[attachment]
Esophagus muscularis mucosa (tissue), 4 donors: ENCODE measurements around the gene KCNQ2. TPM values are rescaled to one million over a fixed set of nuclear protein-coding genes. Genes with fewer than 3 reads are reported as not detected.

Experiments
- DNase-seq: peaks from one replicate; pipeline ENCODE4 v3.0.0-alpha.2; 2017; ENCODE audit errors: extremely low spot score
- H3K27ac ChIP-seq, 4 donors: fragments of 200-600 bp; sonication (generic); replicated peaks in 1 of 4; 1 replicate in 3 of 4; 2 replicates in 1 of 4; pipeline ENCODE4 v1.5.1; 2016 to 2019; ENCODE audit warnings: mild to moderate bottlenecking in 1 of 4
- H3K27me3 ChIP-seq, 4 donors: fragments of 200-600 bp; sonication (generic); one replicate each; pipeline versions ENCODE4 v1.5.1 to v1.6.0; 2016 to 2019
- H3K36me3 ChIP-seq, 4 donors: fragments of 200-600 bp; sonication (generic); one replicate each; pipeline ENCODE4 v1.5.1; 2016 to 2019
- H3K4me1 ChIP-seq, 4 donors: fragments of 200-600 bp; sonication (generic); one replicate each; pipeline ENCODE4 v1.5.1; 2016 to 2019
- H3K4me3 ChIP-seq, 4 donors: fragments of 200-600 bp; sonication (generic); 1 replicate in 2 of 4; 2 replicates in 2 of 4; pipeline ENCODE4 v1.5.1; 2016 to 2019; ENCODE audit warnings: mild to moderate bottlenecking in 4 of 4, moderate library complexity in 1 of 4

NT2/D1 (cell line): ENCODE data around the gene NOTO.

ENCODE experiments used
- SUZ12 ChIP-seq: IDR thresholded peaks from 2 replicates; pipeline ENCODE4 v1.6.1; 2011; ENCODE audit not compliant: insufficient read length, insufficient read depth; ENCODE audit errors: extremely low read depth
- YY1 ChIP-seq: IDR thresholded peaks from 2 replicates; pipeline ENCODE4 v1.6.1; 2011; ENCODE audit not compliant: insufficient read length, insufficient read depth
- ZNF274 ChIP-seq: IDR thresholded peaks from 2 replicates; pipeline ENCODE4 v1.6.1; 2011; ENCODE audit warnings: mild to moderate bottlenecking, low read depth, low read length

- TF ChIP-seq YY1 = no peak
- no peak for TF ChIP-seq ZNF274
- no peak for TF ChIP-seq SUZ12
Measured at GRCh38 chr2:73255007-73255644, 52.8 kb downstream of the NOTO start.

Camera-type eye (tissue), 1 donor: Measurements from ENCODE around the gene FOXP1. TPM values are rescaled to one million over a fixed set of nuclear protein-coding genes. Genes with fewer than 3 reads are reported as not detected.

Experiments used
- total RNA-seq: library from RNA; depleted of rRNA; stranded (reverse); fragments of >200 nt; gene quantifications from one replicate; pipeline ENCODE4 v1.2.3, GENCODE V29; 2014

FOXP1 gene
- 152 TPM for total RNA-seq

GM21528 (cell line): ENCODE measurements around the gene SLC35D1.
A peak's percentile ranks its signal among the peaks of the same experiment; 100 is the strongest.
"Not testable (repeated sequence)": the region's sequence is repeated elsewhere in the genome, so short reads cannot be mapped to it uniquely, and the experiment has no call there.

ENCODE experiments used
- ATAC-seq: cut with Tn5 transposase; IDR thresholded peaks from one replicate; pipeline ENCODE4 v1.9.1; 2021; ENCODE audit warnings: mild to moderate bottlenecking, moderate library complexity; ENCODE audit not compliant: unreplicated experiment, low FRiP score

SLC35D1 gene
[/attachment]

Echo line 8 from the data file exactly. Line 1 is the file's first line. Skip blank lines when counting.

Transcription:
- H3K4me3 ChIP-seq, 4 donors: fragments of 200-600 bp; sonication (generic); 1 replicate in 2 of 4; 2 replicates in 2 of 4; pipeline ENCODE4 v1.5.1; 2016 to 2019; ENCODE audit warnings: mild to moderate bottlenecking in 4 of 4, moderate library complexity in 1 of 4